Book Review: Absolution Creek by Nicole Alexander

Absolution Creek

My rating: 4 of 5 stars

I wish to thank both the Publisher, Random House Australia and The Reading Room for providing me with a hard copy of this novel.

One man lost her. One man died for her. One man would kill for her …

The Blurb

“In 1923 nineteen-year-old Jack Manning watches the construction of the mighty Harbour Bridge and dreams of being more than just a grocer’s son. So when he’s offered the chance to manage Absolution Creek, a sheep property 800 miles from Sydney, he seizes the opportunity.

But outback life is tough, particularly if you’re young, inexperienced and have only a few textbooks to guide you. Then a thirteen-year-old girl, Squib Hamilton, quite literally washes up on his doorstep – setting in motion a devastating chain of events.

Forty years later and Cora Hamilton is waging a constant battle to keep Absolution Creek in business. She’s ostracised by the local community and hindred by her inability to move on from the terrible events of her past, which haunt her both physically and emotionally.

Only one man knows what really happened in 1923. A dying man who is riding towards Absolution Creek, seeking his own salvation …”


Jack Manning wishes there was more to his life than being just the son of a grocer and dreams of a life better than the inherent prospect of one day owning the business his father will leave behind. An accident sees the early passing of his father, and the intervention of their elderly next door neighbour – to whom Jack has always shown kindness – sees Jack being given a once-in-a-lifetime opportunity - to run Absolution Creek, 700 miles from Sydney.

With the forced acquisition of a large amount of Sydney homes and businesses taking place to make way for the building of the Sydney Harbour Bridge and the resultant displacement of many residents, Jack grasps this opportunity with great excitement and heads out, promising to send for the love of his life, Olive who comes from a wealthier family than him – this is his one hope of making a better life for himself, thereby allowing him to rid himself of his lower-class status.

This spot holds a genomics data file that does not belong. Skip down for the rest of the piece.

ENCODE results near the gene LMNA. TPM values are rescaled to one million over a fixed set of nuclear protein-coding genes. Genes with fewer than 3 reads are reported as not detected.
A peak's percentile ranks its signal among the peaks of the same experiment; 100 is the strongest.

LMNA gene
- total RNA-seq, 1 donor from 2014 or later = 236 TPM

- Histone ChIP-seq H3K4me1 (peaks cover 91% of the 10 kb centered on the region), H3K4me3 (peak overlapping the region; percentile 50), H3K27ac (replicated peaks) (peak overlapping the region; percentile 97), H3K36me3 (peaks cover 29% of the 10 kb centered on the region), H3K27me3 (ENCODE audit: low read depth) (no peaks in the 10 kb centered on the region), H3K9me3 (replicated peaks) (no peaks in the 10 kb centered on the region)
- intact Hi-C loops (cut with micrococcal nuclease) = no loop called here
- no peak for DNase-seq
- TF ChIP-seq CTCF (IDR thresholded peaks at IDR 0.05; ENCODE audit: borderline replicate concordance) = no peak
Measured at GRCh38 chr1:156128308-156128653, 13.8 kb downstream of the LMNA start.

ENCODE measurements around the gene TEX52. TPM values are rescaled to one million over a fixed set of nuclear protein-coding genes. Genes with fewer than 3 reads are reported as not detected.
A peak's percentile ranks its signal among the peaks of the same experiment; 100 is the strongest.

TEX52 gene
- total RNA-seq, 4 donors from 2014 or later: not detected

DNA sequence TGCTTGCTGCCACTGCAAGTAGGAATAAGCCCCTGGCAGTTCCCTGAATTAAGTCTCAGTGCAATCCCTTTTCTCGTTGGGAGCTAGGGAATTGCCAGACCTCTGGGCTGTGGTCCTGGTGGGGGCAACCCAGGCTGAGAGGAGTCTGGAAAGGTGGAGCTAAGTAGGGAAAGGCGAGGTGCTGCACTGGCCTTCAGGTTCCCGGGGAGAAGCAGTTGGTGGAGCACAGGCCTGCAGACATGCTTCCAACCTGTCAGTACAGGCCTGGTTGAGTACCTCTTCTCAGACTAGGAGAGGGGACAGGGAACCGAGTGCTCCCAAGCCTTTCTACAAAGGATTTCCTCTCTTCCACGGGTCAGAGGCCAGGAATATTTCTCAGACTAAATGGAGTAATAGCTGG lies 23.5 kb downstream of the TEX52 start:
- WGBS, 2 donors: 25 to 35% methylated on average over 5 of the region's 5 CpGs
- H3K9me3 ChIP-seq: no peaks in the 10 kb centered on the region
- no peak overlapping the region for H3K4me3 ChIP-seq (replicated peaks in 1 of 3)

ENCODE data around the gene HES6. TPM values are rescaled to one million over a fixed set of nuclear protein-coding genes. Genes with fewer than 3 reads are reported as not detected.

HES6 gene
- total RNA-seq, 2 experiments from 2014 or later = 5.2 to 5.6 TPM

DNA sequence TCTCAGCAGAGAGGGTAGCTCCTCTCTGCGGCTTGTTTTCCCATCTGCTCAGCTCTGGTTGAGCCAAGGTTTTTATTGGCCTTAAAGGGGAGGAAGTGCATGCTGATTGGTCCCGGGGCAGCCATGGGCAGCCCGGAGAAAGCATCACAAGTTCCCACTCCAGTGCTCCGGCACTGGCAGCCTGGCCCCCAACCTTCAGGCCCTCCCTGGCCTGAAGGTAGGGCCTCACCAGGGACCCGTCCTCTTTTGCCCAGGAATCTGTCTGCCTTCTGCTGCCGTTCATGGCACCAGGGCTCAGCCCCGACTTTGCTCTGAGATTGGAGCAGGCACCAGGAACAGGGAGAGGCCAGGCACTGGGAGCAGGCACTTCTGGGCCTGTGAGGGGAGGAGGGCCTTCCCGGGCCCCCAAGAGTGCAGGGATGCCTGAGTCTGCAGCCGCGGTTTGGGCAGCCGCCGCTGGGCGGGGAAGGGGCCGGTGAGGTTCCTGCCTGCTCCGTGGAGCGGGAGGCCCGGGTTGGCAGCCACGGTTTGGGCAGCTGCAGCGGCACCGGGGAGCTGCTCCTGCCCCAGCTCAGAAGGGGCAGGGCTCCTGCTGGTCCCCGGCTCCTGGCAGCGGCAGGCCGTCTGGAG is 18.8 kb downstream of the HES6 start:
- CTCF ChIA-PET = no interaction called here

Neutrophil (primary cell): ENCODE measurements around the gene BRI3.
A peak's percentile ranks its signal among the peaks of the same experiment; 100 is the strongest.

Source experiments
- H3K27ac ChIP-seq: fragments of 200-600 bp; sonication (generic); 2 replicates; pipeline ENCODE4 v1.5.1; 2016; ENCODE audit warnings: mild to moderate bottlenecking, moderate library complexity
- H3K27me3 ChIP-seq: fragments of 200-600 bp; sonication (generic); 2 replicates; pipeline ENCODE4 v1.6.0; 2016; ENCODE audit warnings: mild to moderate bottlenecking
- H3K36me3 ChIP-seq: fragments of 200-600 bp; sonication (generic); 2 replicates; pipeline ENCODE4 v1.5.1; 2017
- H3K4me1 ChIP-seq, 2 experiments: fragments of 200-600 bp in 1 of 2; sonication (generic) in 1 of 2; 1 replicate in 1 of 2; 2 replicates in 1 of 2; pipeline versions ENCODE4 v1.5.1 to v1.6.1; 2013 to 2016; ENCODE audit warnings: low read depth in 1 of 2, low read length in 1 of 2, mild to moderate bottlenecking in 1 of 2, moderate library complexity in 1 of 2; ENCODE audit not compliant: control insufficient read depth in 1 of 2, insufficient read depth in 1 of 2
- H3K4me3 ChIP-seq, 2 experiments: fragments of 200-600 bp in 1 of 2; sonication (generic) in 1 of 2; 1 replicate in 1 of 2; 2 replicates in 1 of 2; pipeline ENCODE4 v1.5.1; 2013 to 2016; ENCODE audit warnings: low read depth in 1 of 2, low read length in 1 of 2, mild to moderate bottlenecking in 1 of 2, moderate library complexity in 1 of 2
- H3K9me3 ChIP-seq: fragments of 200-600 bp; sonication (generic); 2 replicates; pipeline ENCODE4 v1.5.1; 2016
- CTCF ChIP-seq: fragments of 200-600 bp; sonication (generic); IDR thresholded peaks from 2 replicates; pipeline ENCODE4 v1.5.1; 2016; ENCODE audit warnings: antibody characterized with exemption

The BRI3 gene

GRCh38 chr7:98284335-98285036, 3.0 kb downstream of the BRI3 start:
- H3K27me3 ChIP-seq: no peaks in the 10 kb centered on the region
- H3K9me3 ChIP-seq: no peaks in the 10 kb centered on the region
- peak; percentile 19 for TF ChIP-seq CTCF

Then the waif, Squib, quite literally washes up on his doorstep, setting in motion life-changing events and we see that life doesn't always go according to our plan!

With the book shifting between Jack in 1923 and Cora in 1965, we see Jack constantly battling to tame a brutal land with only a handful of books as his teachers and Cora awaiting the arrival of her niece – a final chance at revenge on her step-sister. The lone rider too, begins his journey.

My Thoughts

Definition of absolution (take from

• formal release from guilt, obligation, or punishment”

I found Cora’s character to be well-developed and extremely strong, quite capably managing to raise my hackles! I really did not like her, but as the story progressed, Nicole Alexander managed to draw on my sympathy towards the young girl that Cora once was and the heartbreaking events which took place at the hands of her step-sister, leading her to Jack and Absolution Creek and ultimately the life she was meant to live. And, although I like to think of myself as quite a forgiving person, believing that “hate” is a strong word, I did feel that Cora’s bitterness and caustic treatment of her step-sister was rather well-deserved, due to the heartbreak she experienced and the life and family she could never regain.